When I first started the process of choosing kindness for myself, I didn't know what that even looked like. Many of us have a background of constant diets, repetitive burnout, extremes and negative self talk. A big part of choosing kindness, is tapping into our selves and asking "what do I need in this moment?" This is going to look different on everyone and constantly be changing as you go throughout your day. Below you will find journal prompts to help you navigate what choosing kindness looks like for you personally but here are a few guidelines I believe can work for most.
Choosing kindness is:
The first step
The first step to choosing kindness is to simply begin. Instead of complicating things or waiting for the perfect moment to explore kindness, I encourage you to explore it now. If this is new for you, here is a quick exercise you can do to get present and tap into what your body needs. I use this with my therapy clients regularly.
Sitting in a comfortable position, take 3 long, deep breaths. Now, ask yourself
what are 5 things that you see, 4 things that you hear, 3 things that you can touch, 2 things that you can smell and 1 thing you can taste. Take 3 more deep breaths and than ask yourself, what do I need in this moment? Honor what comes to you. Is it rest? Work? Nature?
When you have some time to get cozy, grab some tea or coffee and your favorite journal and explore some of these topics. This will help give you a better understanding of what you need more of on a regular basis.
What are things that you value most in your life?
What are some of your favorite ways to treat yourself?
What are your personal gifts you offer to the world?
What fills your heart up?
What would you do if you had more time in the day?
What brought you joy as a child?
What positive words describe yourself?
To me, choosing kindness means...
Write a love letter to yourself about all your accomplishments.
I hope some of these tips help you on your journey to choosing kindness. Be gentle with yourself, offer lots of grace and remember we're all in this together.
If you're looking to join a group of like minded women, join us in our private wellness group here.
Saying no can be hard. Like really hard. And how do we do it in a way that's kind without hurting feelings? Saying no can bring on feelings of anxiety and stress if it's not something that comes natural to us. As tough as it might be to get comfortable with saying no it is SO important for our well being. Think of all the things, as women especially, that we say yes to. Eventually, it adds up and starts taking away from things that are important to us. The more we say yes to the stuff that doesn't serve us, the more we say no to ourselves, our families and our overall wellness.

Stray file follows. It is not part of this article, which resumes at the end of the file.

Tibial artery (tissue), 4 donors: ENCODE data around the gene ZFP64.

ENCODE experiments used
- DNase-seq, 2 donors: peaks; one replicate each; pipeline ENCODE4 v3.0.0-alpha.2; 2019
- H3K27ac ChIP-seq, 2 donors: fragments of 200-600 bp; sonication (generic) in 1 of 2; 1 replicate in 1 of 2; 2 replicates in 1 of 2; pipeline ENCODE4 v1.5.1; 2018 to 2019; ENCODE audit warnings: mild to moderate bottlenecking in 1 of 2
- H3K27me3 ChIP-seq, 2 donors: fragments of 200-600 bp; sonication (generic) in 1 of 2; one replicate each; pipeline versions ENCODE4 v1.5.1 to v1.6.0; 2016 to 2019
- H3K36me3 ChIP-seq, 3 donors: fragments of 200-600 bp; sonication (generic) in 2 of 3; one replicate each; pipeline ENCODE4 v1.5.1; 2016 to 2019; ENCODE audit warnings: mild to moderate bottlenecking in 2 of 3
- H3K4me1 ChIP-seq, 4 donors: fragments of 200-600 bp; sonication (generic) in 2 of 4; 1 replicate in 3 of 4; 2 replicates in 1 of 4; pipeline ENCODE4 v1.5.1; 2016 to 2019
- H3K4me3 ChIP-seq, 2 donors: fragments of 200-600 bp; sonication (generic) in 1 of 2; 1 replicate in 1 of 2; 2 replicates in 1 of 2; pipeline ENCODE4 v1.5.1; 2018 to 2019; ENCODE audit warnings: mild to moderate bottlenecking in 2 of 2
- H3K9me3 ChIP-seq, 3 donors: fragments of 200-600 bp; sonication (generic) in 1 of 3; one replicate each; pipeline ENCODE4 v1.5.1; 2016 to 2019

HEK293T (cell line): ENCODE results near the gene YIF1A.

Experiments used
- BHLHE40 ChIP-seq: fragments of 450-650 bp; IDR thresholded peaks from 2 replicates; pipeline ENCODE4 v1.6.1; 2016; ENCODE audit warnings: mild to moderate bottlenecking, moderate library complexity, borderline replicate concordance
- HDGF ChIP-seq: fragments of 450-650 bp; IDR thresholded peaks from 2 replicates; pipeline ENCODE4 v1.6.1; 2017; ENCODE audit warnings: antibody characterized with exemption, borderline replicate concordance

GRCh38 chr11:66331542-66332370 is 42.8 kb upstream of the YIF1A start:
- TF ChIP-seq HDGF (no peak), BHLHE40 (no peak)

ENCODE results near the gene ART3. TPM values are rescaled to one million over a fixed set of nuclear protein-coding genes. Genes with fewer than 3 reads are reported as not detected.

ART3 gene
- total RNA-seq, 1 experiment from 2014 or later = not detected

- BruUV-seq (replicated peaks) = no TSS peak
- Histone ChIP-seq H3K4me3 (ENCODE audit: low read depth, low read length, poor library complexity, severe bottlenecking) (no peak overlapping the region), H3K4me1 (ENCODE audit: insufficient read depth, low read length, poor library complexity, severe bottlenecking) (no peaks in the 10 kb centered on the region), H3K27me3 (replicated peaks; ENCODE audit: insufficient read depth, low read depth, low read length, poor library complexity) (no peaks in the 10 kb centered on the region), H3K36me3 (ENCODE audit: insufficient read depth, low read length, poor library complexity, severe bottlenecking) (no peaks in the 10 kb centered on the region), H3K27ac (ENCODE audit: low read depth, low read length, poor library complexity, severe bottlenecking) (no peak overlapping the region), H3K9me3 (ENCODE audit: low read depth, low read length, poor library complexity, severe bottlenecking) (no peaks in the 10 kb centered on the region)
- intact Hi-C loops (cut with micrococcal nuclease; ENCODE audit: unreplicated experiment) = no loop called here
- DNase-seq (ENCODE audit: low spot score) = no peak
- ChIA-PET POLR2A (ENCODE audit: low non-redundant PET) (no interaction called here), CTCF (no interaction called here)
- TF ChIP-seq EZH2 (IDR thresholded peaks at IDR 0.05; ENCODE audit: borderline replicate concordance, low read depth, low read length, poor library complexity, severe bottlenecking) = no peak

I've been there. A lot. I use to be the person that said yes to everything. Overwhelm and stress were a common part of my life. What truly made me shift my thinking was finding a big enough 'why'. I became a mama, and that changed everything. As difficult as it was, I knew I didn't (and my family didn't) deserve to live life burnt out and just getting by. You don't deserve that either.
Having the ability to say no is powerful. It allows you to set healthy boundaries and allows others the opportunity to do the same.
The truth of it is, time is something we wont ever get back. We can jam pack our days and our lives to the brim because we feel like we have to and that's the normal thing to do, but is that really living? I love the quote "Don't confuse a busy life for a full life". So. Much. Truth. When we continuously fill our life with saying yes to "stuff" we put off living in the moment, being present and living with intention.
If saying no is hard for you, don't worry, I've been there. Today i'm sharing with you things that I've personally done to make saying "no" a heck of a lot easier.
1. Understand your values. This is something that one day will be it's very own blog post because it's so powerful. When we get clear on what our values are and begin to make decisions aligned with them the rest falls into place. Choosing our priorities becomes a simple decision. Saying no becomes easier.
2. Give yourself some time. The most powerful realization I had was when I learned I had a choice and I didn't need to answer right away. If you're not sure or you need a second to think it through, let it be known. Repeat after me "let me think about it and i'll get back to you".
3. You don't need to explain yourself. Give yourself permission to say no without an explanation. Keep it simple.
4. Prioritize. Life is going to happen and it's up to us to make sure we are living it how we want to. When asked to commit to something new take a moment to check in and see if it's something that you want in your life. If no, practice #1, 2 and 3 :)
How are you when it comes to saying No?
Keep up the work friend,
Hanna Kuyper is a wife, a mom and a lover of all things outdoors. She has owned a women only wellness studio, sat on the board of a non profit dedicated to eating disorder and body image awareness and has volunteered as a mentor for girls in school. Hanna has a Masters Degree in Counseling Psychology with an emphasis in eating disorders and body image. She is a currently a virtual body image and recovery coach at The Eating Disorder Center.